January 4, 2008

...Learn TDD with Codemanship

Post-Post-Agile Response from CEO of NetObjectives

Responding to my - typically unqualified and half-baked - rant, Alan Shalloway from NetObjectives writes:

I actually think we agree on basic thoughts and that you are misinterpreting my message.

My point is that following that many Scrum practitioners come from doing certain practices _everywhere_. Sure, they say you have to modify the practices to fit the situation, but, in fact, iterations don't actually work everywhere. The focus on practices is not sufficient. Practices change when contexts change.

However, I am not an anarchist. Far from it. I am saying that you need to understand principles and guide your practices from them.

I'm saying we have to go past the mandated _practices_ and actually figure out what works in your situation by seeing how principles (which work everywhere) can best be applied in your particular situation.

In that regard, I do believe that 'Post-Agilism is doing what works for you in the absence of Process or Practice Dogma'
To do it requires following principles - which do apply. Unfortunately, most agilists don't talk about these principles. They jump from values (which also donít change) to practices - without discussing or often, even acknowledge the importance of, principles.

I'd be interested what you think about my comments here. I also request that if you are going to make a blanket statement that I don't understand something, that you see if you understand my position first - or at least give me a forum for commenting on your comments.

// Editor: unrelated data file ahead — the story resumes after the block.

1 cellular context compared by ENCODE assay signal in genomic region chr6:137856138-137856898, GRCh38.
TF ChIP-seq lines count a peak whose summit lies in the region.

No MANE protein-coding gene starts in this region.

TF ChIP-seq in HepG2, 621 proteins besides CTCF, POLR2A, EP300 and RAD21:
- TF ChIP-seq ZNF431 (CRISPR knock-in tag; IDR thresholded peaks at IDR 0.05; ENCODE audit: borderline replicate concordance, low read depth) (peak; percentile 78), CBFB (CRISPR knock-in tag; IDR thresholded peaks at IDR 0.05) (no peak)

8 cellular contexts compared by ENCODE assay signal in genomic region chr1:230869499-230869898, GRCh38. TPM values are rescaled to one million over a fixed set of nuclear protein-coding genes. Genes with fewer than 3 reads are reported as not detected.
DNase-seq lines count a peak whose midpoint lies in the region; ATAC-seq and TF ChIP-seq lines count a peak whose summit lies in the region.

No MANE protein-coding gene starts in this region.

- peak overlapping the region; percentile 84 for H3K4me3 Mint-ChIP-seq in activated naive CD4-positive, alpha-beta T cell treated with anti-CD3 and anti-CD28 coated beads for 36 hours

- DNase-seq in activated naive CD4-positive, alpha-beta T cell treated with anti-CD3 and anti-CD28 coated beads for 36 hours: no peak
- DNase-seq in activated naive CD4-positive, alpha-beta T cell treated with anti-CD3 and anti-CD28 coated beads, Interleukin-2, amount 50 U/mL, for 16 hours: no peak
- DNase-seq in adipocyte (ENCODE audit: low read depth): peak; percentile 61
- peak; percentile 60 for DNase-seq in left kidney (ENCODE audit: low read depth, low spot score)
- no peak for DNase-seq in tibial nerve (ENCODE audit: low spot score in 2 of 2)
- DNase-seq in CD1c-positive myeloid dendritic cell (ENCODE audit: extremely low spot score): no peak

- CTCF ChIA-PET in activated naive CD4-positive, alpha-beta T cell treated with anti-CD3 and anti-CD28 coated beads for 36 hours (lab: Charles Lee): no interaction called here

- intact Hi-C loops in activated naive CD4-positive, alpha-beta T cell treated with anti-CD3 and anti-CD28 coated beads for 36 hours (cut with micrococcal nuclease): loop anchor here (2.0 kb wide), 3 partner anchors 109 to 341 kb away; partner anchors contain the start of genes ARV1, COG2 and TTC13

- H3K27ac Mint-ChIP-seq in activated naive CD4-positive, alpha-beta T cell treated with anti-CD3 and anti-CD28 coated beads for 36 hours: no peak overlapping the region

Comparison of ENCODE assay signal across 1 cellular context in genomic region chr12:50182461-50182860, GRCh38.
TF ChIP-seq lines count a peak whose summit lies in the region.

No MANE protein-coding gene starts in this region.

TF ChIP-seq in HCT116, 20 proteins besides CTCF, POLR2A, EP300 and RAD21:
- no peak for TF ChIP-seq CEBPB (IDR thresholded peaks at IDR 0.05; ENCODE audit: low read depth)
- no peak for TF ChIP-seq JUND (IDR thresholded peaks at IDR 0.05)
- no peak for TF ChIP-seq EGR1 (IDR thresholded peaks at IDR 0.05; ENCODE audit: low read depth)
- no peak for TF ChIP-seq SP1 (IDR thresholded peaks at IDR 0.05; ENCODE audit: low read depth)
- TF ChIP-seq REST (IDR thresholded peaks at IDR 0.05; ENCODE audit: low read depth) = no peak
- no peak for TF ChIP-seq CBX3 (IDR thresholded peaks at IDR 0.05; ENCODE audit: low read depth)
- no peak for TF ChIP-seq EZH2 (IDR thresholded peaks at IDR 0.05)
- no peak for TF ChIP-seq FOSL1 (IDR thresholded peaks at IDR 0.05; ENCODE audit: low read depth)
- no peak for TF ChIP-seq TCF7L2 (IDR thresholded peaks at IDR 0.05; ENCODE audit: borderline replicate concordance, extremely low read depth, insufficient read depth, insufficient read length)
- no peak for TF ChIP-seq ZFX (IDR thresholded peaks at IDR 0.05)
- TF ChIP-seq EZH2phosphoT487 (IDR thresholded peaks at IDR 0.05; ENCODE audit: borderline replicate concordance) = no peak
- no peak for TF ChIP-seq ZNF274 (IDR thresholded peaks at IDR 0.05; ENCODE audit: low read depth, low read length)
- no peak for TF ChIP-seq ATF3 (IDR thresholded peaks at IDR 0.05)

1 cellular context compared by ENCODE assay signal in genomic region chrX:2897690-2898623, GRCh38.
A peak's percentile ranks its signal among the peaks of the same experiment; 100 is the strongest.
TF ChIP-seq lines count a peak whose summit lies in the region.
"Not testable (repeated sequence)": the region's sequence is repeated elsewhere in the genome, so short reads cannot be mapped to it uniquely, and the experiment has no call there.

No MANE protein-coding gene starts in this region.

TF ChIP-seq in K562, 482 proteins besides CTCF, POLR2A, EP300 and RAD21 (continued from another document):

Two questions spring to mind:

1. Does this apply to principles, too? I suspect so. For example, is "working software" always the best measure of progress Nope. Most definitely not always. Many projects have underlying business goals, and software isn't always the answer. Sometimes the right choice is to not deliver any software and walk away.

2. Is "not doing Scrum at all" one of the options in "Post-Agile Scrum"? I suspect not. Maybe Alan can correct me on that.

Perhaps I've got it wrong - which wouldn't surprise most people who know me - but it looks to me as though the seminar is still selling Agile, even if it is flexible about exactly what kind of Agile you end up with.

I'm advocating ditching even the Agile values if they don't work in your situation. And I wonder if, in that case, Alan and I really do agree.

Now don't get me wrong. NetObjectives are a fine company with a very fine reputation, and I'm sure this seminar will teach you something useful, so sign up if you can. But, I maintain, it's title is a misuse of the term "Post-Agile" because you cannot, by definition, do "Post-Agile" anything, and that includes Scrum, and even the Agile values themselves. Nothing - absolutely nothing - is a given.

Alan says it himself: "I am not an anarchist". But that is kind of the point.
Posted 14 years, 2 months ago on January 4, 2008